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On August 12, 1904, the Russian cruiser Askold and the Russian torpedo-boat destroyer Grozoroi, which had escaped from Port Arthur, arrived at Shanghai, where they sought to obtain repairs. On the 17th of August they were visited by Chinese officials, who reported that the repairs of the Grozovoi would consume eighteen days and those of the Askold twenty-eight. On the 19th of August the taotai notified the Russian consul-general that the vessels had been in Shanghai seven days, and that he would require the Grozovoi to leave within twenty-four hours and the Askold to complete her repairs within forty-eight hours, and to go out within twenty-four thereafter. This demand the Russian consul-general refused. Meanwhile, the Standard Oil Company had asked protection for their plant, near which the Askold lay, in case the latter should be attacked by the Japanese. On the 20th of August the taotai wrote to the senior consul and disclaimed further responsibility for anything that might happen. The consul-general of the United States called a meeting of the consular body to consult what action the neutral powers should take. Meanwhile, he was instructed by his Government that, although he was to protest against any act endangering neutral interests, he was not competent, in union with the consular body, to give effect to China's neutrality; that he was to safeguard only, as far as possible, American neutral interests if threatened, but was not to commit himself to any theory that the United States could be called upon by China or by the foreign consuls. to guarantee Chinese neutrality. At the same time, the American minister at Peking was directed to use his influence to support the Government of China in its demand for the neutrality of its waters. The taotai at Shanghai subsequently notified the Russian consulgeneral that both boats must complete their repairs by noon of the 23d of August and leave immediately thereafter. The Russian consul-general again refused to comply with the taotai's demand, and, as the repairs were being executed by a British company, over which the taotai had no control, the latter applied to the British consulgeneral, in order that the work might be stopped. The British consul-general, after consultation with the Russian consul-general, gave notice that work would stop on the 24th of August. On that day the taotai received a dispatch from the Russian consul-general to the effect that both vessels were to be disarmed. On the 27th of August Prince Ch'ing informed the American minister at Peking that the commanders of the Russian vessels had agreed to lower their flags on the evening of the 25th of August; that this was to be considered as equivalent to disarmament, and that the soldiers would be withdrawn and the sailors sent home, in accordance with the precedent established in the case of the Mandjur. Prince Ch'ing further stated that a telegram had at once been sent to the taotai to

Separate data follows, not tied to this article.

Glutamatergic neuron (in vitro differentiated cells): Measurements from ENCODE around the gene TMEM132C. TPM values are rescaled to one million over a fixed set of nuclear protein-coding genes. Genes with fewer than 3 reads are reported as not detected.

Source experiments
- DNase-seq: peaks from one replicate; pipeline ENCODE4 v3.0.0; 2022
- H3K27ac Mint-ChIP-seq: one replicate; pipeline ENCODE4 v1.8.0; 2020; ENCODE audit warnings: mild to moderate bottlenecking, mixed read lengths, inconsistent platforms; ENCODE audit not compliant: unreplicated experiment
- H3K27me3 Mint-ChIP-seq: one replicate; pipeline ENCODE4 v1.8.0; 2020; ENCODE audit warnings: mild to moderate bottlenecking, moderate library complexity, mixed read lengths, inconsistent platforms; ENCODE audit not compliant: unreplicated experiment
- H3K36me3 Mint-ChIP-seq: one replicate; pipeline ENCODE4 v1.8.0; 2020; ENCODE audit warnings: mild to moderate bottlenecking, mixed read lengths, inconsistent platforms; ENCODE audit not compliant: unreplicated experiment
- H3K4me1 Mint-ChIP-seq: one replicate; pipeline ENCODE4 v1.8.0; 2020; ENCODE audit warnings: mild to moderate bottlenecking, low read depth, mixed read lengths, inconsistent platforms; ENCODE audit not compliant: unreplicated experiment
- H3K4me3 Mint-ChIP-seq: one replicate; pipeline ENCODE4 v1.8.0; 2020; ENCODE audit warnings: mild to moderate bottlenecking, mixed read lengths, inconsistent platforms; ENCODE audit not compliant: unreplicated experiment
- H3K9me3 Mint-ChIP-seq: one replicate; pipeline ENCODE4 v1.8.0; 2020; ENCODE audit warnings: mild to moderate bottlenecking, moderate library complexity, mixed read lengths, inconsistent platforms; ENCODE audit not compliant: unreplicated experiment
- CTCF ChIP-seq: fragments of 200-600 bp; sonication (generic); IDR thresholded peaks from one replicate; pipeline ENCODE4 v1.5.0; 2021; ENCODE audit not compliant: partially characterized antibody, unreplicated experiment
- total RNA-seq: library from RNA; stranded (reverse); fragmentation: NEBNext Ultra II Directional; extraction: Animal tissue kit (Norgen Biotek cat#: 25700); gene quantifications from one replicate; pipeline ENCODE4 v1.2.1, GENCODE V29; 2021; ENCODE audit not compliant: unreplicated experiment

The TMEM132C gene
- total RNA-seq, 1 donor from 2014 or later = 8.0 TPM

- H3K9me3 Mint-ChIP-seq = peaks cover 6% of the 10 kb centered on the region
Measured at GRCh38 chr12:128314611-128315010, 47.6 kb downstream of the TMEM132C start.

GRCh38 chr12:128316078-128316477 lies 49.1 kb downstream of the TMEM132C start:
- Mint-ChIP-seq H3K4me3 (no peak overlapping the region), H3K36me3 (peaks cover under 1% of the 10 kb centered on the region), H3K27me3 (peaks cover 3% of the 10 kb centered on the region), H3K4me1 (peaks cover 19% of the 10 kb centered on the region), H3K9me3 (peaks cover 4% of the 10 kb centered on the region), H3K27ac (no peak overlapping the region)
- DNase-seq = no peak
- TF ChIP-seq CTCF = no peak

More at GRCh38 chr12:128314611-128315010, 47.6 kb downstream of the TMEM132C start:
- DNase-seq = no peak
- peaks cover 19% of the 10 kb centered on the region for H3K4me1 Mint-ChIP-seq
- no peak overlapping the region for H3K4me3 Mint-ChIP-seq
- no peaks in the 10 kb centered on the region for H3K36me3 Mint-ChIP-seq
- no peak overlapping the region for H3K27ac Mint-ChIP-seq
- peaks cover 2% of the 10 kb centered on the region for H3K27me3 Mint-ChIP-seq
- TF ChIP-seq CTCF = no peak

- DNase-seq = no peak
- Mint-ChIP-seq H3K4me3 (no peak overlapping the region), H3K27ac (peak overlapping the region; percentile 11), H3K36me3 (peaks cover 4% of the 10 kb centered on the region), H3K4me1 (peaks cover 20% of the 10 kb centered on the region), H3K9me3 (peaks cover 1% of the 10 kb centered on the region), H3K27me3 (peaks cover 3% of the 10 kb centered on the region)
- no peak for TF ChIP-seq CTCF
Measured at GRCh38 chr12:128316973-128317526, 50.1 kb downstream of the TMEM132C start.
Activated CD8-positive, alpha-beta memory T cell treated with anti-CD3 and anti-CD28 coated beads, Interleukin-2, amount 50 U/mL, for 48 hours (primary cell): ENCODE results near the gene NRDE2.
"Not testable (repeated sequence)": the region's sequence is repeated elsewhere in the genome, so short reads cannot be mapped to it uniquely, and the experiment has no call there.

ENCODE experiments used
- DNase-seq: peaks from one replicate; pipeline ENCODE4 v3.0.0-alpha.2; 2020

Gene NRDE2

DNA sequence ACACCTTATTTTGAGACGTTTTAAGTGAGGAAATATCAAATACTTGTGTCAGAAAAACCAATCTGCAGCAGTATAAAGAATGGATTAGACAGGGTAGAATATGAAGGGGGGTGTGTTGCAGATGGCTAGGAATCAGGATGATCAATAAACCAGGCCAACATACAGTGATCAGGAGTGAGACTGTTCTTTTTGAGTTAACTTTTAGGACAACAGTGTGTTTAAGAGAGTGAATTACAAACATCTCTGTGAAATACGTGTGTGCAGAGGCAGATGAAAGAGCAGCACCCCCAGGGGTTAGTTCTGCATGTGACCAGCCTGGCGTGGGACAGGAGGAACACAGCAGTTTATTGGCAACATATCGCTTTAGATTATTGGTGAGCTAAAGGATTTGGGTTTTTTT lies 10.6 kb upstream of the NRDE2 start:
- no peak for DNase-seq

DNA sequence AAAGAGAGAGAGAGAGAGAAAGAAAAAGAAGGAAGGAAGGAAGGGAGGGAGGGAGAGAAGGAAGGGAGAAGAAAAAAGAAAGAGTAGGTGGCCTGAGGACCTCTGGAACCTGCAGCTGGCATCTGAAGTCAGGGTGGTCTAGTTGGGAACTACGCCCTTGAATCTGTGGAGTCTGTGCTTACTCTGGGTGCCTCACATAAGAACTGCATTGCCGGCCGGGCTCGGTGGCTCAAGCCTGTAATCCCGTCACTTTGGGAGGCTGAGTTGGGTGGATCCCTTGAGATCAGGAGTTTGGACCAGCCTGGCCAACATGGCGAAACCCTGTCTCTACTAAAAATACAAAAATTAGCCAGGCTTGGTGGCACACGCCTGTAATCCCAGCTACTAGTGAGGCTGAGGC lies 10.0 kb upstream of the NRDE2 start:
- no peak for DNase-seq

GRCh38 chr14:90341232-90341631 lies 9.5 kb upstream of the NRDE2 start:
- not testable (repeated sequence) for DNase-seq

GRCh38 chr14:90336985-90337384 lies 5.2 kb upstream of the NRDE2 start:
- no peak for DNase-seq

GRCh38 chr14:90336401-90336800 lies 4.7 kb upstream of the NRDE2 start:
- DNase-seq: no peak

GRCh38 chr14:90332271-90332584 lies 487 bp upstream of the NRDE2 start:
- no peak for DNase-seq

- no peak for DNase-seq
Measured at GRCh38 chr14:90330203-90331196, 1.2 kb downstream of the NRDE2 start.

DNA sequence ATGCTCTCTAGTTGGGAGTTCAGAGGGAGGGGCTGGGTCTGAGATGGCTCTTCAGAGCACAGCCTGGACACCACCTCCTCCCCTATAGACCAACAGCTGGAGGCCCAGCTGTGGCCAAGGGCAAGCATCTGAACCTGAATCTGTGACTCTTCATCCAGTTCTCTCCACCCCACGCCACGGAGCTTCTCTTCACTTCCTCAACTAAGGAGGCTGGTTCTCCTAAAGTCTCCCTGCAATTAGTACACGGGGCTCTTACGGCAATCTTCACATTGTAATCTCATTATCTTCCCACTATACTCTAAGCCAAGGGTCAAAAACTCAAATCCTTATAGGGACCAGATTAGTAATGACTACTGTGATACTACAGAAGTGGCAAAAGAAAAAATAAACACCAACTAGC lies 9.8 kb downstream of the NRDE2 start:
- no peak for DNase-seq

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see that this was carried out, with the result that there would be no damage to the property of the Standard Oil Company or other foreign interests at Shanghai.

For. Rel. 1904, 137-146.

It appears that in the case of the Russian cruiser Askold and the destroyer Grozovoi the Japanese Government on the 19th of August notified Peking that the Russian ships should be required to leave. Shanghai, either immediately or, if necessary, after two days' repairs to make them seaworthy; and that, if they were unwilling to leave Shanghai, they should be disarmed without making any repairs and detained in port till the conclusion of the war. In the event of China's failure to enforce either of these three alternatives, the Japanese Government reserved the right to take such self-protective measures as it might deem necessary, reponsibility for the consequences to rest with China. Subsequently, in view of the difficult. position of the Chinese Government, Japan consented to a delay till the 21st of August; and when the Chinese Government granted on the 23d of August an extension for repairs and for the departure of the ships till noon of the 28th, the Japanese Government again protested.

For. Rel. 1904, 426.

In connection with the arrival at Shanghai of the Russian cruiser Askold, the American consul-general was instructed that he was not to commit himself to any theory that the United States could be called on by China or by the foreign consuls to guarantee Chinese neutrality; that he was to safeguard only, as far as possible, American neutral interests if threatened, and to avoid all indications of general policy, and that the utmost circumspection was required.